Volitional Modulation of the Left DLPFC Neural Activity Based on a Pain Empathy Paradigm—A Potential Novel Therapeutic Target for Pain

2020 | Frontiers in Neurology | LINK

Carolina Travassos, Alexandre Sayal, Bruno Direito, João Castelhano, Miguel Castelo-Branco

Abstract

The ability to perceive and feel another person' pain as if it were one's own pain, e.g., pain empathy, is related to brain activity in the “pain-matrix” network. A non-core region of this network in Dorsolateral Prefrontal Cortex (DLPFC) has been suggested as a modulator of the attentional-cognitive dimensions of pain processing in the context of pain empathy. We conducted a neurofeedback experiment using real-time functional magnetic resonance imaging (rt-fMRI-NF) to investigate the association between activity in the left DLPFC (our neurofeedback target area) and the perspective assumed by the participant (“first-person”/“Self” or “third-person”/“Other” perspective of a pain-inducing stimulus), based on a customized pain empathy task. Our main goals were to assess the participants' ability to volitionally modulate activity in their own DLPFC through an imagery task of pain empathy and to investigate into which extent this ability depends on feedback. Our results demonstrate participants' ability to significantly modulate brain activity of the neurofeedback target area for the “first-person”/”Self” and “third-person”/”Other” perspectives. Results of both perspectives show that the participants were able to modulate (with statistical significance) the activity already in the first run of the session, in spite of being naïve to the task and even in the absence of feedback information. Moreover, they improved modulation throughout the session, particularly in the “Self” perspective. These results provide new insights on the role of DLPFC in pain and pain empathy mechanisms and validate the proposed protocol, paving the way for future interventional studies in clinical populations with empathic deficits.

The boundaries of state-space Granger causality analysis applied to BOLD simulated data: A comparative modelling and simulation approach

2020 | Journal of Neuroscience Methods | LINK

Tiago T. Fernandes, Bruno Direito, Alexandre Sayal, João Pereira, Alexandre Andrade, Miguel Castelo-Branco

Abstract

The analysis of connectivity has become a fundamental tool in human neuroscience. Granger Causality Mapping is a data-driven method that uses Granger Causality (GC) to assess the existence and direction of influence between signals, based on temporal precedence of information. More recently, a theory of Granger causality has been developed for state-space (SS-GC) processes, but little is known about its statistical validation and application on functional magnetic resonance imaging (fMRI) data. We explored different multivariate computational frameworks to define the optimal combination for GC estimation. We hypothesized a new heuristic, combining SS-GC with a distinct statistical validation technique, Time Reversed Testing, validating it on synthetic data. We test its performance with a number of experimental parameters, including block structure, sampling frequency, noise and system mean pairwise correlation, using a statistical framework of binary classification. We found that SS-GC with time reversed testing outperforms other frameworks. The results validate the application of SS-GC to generative models. When estimating reliable causal relations, SS-GC returns promising results, especially when considering synthetic data with a high impact of noise and sampling rate. In this study, we empirically explored the boundaries of SS-GC with time reversed testing, a data-driven causality analysis framework with potential applicability to fMRI data.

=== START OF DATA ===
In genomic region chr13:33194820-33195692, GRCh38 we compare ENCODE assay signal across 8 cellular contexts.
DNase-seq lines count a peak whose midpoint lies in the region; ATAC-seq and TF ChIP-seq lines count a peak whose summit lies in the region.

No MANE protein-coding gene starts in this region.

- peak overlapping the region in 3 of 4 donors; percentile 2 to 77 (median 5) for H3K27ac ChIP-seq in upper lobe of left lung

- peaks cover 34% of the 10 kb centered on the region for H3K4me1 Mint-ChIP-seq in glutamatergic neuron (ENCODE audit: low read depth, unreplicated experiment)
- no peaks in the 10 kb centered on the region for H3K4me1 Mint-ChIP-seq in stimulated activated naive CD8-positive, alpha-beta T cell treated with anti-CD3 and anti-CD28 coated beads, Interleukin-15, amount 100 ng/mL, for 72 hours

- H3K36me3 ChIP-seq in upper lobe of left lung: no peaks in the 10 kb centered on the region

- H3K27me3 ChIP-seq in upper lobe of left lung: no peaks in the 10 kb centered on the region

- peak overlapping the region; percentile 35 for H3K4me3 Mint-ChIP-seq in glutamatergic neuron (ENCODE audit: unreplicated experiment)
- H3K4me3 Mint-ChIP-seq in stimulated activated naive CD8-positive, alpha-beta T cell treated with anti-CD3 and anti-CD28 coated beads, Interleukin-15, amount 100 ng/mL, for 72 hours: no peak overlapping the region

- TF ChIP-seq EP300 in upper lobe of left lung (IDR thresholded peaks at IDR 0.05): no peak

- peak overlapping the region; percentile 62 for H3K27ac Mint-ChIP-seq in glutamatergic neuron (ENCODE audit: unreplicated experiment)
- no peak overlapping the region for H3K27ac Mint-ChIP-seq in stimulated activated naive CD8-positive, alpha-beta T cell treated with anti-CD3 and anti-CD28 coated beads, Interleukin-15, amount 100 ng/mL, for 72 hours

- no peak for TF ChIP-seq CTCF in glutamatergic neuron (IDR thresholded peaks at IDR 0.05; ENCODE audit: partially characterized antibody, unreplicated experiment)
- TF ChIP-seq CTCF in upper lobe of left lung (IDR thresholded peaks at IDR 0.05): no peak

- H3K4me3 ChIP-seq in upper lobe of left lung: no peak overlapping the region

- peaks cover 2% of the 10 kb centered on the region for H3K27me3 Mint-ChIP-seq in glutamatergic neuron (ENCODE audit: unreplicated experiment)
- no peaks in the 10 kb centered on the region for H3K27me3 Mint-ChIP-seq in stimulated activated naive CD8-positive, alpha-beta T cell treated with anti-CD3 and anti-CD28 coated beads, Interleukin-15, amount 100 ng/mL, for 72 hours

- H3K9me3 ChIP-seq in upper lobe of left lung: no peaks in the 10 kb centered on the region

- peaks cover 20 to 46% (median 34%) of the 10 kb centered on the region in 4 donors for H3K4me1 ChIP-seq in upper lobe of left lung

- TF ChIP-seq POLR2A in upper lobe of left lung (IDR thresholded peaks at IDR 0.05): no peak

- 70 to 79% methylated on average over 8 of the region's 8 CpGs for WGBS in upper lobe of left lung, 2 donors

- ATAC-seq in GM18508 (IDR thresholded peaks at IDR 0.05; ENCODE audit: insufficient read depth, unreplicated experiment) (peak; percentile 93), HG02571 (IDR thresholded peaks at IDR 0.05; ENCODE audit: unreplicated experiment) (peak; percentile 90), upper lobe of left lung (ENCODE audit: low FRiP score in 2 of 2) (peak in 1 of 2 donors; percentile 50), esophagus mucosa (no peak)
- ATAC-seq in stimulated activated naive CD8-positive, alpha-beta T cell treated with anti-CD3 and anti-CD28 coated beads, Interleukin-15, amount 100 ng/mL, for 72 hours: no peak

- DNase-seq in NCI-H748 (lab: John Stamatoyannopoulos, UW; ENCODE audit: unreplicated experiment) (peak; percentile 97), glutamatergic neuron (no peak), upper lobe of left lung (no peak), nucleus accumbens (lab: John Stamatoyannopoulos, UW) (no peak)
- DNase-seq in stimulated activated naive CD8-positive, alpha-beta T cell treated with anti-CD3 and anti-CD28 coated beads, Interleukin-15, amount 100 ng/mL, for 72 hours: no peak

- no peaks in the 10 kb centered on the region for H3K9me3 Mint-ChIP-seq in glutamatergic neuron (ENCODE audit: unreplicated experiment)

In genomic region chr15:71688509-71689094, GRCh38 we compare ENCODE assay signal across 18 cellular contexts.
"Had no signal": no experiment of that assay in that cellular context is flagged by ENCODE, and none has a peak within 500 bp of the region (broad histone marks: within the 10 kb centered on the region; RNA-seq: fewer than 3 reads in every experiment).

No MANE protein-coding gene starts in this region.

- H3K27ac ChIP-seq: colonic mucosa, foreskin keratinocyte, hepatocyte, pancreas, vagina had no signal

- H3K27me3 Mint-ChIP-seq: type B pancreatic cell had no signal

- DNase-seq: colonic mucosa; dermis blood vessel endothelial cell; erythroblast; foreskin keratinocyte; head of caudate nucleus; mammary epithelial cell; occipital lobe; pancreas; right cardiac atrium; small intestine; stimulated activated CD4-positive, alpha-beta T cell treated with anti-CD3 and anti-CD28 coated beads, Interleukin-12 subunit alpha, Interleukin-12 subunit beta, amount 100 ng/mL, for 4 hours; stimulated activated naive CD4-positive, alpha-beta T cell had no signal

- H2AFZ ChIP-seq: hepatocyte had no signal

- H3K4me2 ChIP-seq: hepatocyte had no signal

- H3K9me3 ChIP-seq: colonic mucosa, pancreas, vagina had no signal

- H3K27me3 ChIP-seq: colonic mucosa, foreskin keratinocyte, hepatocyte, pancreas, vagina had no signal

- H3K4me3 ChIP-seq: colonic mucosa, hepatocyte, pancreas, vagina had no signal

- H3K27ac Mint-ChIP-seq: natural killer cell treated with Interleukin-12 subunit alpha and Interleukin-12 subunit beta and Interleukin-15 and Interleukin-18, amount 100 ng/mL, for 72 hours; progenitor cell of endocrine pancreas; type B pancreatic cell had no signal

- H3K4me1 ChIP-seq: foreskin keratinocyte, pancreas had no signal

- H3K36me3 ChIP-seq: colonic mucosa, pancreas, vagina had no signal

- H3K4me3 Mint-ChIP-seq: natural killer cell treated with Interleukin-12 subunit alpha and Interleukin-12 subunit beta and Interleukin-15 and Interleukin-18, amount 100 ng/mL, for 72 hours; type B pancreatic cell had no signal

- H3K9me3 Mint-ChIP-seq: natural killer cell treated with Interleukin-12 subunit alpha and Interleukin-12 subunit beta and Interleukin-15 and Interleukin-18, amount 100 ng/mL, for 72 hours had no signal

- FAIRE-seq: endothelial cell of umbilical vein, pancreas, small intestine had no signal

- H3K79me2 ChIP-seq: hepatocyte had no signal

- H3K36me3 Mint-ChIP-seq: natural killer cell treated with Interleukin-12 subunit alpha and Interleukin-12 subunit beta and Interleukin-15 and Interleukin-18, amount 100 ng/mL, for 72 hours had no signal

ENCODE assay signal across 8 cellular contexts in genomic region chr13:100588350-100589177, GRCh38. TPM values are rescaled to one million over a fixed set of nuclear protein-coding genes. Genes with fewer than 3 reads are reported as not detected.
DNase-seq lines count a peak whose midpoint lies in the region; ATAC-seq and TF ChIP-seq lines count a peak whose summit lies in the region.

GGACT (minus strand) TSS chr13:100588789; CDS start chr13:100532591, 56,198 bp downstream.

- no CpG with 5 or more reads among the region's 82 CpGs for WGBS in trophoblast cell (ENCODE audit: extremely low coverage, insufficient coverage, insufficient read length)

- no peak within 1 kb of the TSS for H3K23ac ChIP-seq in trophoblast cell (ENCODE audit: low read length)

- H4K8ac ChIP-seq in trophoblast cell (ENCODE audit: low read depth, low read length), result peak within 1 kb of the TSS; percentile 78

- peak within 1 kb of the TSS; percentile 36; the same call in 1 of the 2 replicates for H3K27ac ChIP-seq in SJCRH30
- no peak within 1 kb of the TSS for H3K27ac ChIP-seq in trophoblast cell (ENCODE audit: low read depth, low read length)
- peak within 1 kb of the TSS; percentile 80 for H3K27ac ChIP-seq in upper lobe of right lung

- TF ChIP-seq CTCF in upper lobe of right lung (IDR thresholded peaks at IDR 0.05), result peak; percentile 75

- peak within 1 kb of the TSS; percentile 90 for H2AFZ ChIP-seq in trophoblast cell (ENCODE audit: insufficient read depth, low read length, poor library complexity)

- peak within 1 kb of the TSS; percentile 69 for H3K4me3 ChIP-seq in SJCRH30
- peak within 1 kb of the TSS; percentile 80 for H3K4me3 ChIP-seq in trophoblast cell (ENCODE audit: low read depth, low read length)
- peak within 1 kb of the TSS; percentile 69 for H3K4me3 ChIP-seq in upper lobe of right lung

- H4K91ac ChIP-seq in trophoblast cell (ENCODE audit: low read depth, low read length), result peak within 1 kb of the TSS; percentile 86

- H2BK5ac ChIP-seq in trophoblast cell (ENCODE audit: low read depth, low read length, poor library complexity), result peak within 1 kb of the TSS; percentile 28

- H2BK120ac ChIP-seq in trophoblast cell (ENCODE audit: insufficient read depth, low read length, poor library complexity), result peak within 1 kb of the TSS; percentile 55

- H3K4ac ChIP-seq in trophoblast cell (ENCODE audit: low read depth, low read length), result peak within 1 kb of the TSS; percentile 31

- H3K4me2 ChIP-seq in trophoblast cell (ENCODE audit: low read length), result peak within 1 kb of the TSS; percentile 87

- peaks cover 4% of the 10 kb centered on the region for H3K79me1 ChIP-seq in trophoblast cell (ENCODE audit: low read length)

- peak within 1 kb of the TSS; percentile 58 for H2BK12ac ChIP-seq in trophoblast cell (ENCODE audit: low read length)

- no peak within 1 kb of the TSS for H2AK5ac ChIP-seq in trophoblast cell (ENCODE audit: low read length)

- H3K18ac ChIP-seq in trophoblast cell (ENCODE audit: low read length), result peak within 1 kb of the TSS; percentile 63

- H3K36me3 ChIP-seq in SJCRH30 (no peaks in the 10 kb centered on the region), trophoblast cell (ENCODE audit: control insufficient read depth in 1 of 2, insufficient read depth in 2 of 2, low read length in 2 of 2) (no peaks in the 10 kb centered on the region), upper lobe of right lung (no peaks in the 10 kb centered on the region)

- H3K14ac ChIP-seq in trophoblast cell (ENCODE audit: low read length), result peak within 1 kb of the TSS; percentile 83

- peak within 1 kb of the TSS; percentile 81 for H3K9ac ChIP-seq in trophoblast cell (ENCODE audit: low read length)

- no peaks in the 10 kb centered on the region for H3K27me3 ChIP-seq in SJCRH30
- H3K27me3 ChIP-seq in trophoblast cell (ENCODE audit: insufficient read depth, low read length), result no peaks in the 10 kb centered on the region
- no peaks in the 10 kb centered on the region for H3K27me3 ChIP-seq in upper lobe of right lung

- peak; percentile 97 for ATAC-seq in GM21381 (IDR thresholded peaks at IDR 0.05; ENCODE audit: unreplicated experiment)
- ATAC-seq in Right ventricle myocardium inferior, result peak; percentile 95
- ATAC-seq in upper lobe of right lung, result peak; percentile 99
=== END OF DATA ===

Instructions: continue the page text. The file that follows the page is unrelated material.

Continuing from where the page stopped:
How much of the BOLD-fMRI signal can be approximated from simultaneous EEG data: relevance for the transfer and dissemination of neurofeedback interventions

2020 | Journal of Neural Engineering | LINK

Marco Simões, Rodolfo Abreu, Bruno Direito, Alexandre Sayal, João Castelhano, Paulo Carvalho, Miguel Castelo-Branco

Abstract

fMRI-based neurofeedback (NF) interventions represent the method of choice for the neuromodulation of localized brain areas. Although we have already validated an fMRI-NF protocol targeting the facial expressions processing network (FEPN), its dissemination is hampered by the economical and logistical constraints of fMRI-NF interventions, which may be however surpassed by transferring it to EEG setups, due to their low cost and portability. One of the major challenges of this procedure is then to reconstruct the BOLD-fMRI signal measured at the FEPN using only EEG signals. Because these types of approaches have been poorly explored so far, here we systematically investigated the extent at which the BOLD-fMRI signal recorded from the FEPN during a fMRI-NF protocol could be reconstructed from the simultaneously recorded EEG signal. Several features from both scalp and source spaces (the latter estimated using continuous EEG source imaging) were extracted and used as predictors in a regression problem using random forests. Furthermore, three different approaches to deal with the hemodynamic delay of the BOLD signal were tested. The resulting models were compared with the only approach already proposed in the literature that uses spectral features and considers different time delays. The combination of linear and non-linear features (particularly the largest Lyapunov exponent and entropy measures) projected into the source space, spatially filtered by independent component analysis (ICA) and convolved with multiple HRF functions peaking at different latencies, increases significantly the reconstruction accuracy (defined as the correlation between the measured and approximated BOLD signal) from 20% (direct comparison with the method used in the current literature) to 56%. With this pipeline, a more accurate reconstruction of the BOLD signal can be obtained, which will positively impact the transfer of fMRI-based neurofeedback interventions to EEG setups, and more importantly, their dissemination and efficacy in modulating the activity of the desired brain areas.